As a result, there’s never been a sustained effort in this country to treat caring for children like a “community responsibility, as opposed to the individual responsibility of parents,” Palley said. Instead, there’s a “patchwork of programs” that leave out millions of American families.

For example, low-income families can get subsidies for child care through the Child Care and Development Block Grant program, but the program only has enough funding to serve about 15 percent of eligible families. Meanwhile, in addition to Head Start, a number of cities, including New York and Washington, DC, have recently introduced free or subsidized universal preschool. But there’s no nationwide preschool program, and those that exist don’t help parents with care for infants and toddlers, which is even more expensive.

Many parents are left shouldering child care costs that top $1,000 a month in many states, often more than the average rent.

But even that barely covers the cost of caring for young children, which requires low student-to-teacher ratios and adherence to many safety requirements, as well as fixed costs such as rent, supplies, and food for kids. Many child care programs struggle to get by in the best of times.

In other words, while many individual caregivers and programs work incredibly hard with limited resources, the system as a whole is a mess — barely a system at all.

In fact, America’s entire caregiving infrastructure, such as it is, “was a house of cards before the pandemic,” Poo said. “And then the pandemic just basically collapsed it.”


When day cares around the country closed due to the coronavirus, some asked parents to keep paying fees anyway. But with rising unemployment, many couldn’t afford it, and others chose to withdraw their children indefinitely out of fear of Covid-19 transmission. With little to no cash on hand, programs had to lay off staff: More than a third of the child care workforce lost jobs between February and April, according to the National Women’s Law Center.

Many programs reopened in the summer, but that doesn’t mean things are better. In many cases, families haven’t sent their children back, meaning centers are making less money than before. Many also face new enrollment limits due to social distancing restrictions. And costs are higher than ever, thanks to the need for cleaning products, personal protective equipment, and other modifications to keep staff and children safer during the pandemic.

As a result, many laid-off workers haven’t been hired back. Only 42 percent of the child care jobs lost returned between April and July, according to the NWLC, and the industry is at just 79 percent of its pre-pandemic size.

Nancy Harvey, for example, had to lay off two staff members at her in-home child care program in Oakland, California, when enrollment dropped from 16 children to seven. She’s kept her business open and has been working to organize with the Child Care Providers United union, but “to hear the stories of providers that have had to close, it’s really heart-wrenching,” she said.

Indeed, in a June survey by the National Association for the Education of Young Children, just 18 percent of child care programs expect to stay open longer than a year without public support.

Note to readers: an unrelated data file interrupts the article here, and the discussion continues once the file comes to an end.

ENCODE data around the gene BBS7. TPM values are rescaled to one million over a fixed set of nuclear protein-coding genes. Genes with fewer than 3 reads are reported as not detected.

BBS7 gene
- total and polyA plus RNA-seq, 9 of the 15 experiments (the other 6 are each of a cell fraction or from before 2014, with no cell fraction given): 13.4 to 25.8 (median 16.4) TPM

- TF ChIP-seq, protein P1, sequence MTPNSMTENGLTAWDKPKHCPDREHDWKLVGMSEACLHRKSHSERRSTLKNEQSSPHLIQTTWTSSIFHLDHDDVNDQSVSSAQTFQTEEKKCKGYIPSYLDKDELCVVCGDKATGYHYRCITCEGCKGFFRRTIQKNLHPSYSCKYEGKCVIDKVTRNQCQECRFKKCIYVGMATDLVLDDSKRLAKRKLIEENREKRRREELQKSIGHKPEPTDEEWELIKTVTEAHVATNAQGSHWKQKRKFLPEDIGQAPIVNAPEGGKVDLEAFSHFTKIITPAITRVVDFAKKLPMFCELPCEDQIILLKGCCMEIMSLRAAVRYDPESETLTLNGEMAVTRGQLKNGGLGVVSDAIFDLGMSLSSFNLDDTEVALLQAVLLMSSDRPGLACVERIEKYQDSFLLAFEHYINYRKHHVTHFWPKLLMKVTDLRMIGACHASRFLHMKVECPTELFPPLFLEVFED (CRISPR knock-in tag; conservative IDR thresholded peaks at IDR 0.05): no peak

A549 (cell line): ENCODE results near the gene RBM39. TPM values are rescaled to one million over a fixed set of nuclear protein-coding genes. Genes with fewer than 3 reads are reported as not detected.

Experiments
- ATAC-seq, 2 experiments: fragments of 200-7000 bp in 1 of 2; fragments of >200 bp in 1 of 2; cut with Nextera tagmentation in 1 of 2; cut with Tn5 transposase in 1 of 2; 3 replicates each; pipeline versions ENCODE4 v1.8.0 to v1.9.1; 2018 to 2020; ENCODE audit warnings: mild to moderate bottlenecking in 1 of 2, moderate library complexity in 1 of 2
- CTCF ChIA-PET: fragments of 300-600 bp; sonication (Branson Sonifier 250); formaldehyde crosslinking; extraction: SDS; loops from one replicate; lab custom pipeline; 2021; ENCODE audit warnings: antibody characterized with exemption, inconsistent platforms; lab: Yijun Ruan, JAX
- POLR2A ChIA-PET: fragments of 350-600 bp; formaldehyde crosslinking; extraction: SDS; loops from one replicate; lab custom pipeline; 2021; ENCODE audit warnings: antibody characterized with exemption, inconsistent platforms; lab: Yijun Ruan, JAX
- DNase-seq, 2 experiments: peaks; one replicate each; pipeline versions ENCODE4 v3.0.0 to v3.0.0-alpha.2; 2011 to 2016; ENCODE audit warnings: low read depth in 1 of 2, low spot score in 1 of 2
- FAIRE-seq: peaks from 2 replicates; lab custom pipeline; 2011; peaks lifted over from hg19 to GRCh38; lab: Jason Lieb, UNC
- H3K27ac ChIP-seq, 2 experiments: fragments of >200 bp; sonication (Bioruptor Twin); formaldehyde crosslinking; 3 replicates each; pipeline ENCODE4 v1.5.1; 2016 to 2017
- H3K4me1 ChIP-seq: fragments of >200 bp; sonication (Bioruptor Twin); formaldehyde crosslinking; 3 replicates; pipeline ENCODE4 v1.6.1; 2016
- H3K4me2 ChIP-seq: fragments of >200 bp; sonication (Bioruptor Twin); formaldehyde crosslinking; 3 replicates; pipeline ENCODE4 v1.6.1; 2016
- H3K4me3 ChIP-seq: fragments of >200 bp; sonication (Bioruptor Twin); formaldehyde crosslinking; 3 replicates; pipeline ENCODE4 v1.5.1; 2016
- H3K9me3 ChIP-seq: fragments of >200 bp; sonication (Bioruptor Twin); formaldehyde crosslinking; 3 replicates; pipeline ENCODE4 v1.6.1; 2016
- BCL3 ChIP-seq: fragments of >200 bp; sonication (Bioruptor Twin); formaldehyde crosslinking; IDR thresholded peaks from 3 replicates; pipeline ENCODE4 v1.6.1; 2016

That has obvious consequences for child care workers, many of whom lack savings and relied on public assistance programs even before the pandemic hit. And it has implications for the entire economy — especially for women, who still carry the majority of caregiving responsibilities in families. As Michelle Holder, an economics professor at John Jay College of Criminal Justice, told Vox earlier this year, “It’s not good for economic growth if you have primarily women having to reduce or eliminate working altogether” because of a lack of child care.

Vermont recognized that. “We were the only state to date that said we aren’t going to let this industry go bankrupt,” Aly Richards, CEO of the Vermont-based nonprofit Let’s Grow Kids, told Vox. “So many states literally just were silent on child care.”

Starting in March, Vermont spent $21 million to keep its child care programs from going under. When they were closed in the spring, they received half their usual tuition directly from the state. Parents were responsible for the other half, but if they couldn’t pay, the state would make up the difference so that providers didn’t have to lay off staff.

Programs that stayed open to care for the children of essential workers received bonuses of $125 per week per child.

With their pay covered, Drolette and other educators were able to spend time checking in on kids remotely. “We were setting up Zoom calls to talk to the families and the children at home and reading books to them so that there was still that connection,” she said.

When Drolette and other Vermont providers began reopening in June, they were eligible for restart stipends to help them pay for supplies or hire additional staff to comply with social distancing restrictions. In August, the state announced an additional $12 million in grants to help replace income lost between March 1 and October 31.

In Drolette’s case, two families decided not to send their kids back to day care in June. But the restart money she got from the state — about $2,000 — helped offset some of her losses until new children enrolled.

And state officials say their programs to support child care have made an impact. The state hasn’t seen a spike in program closures this year, Sarah Truckle, financial director of Vermont’s Department of Children and Families, said. And the restart grants have been well-received, with a large portion of providers in the state choosing to participate, she said. Of a total of 1,016 programs serving children under age 5, 613 applied for restart grants, according to data provided by Let’s Grow Kids. The grants were not competitive, so most if not all programs likely received money.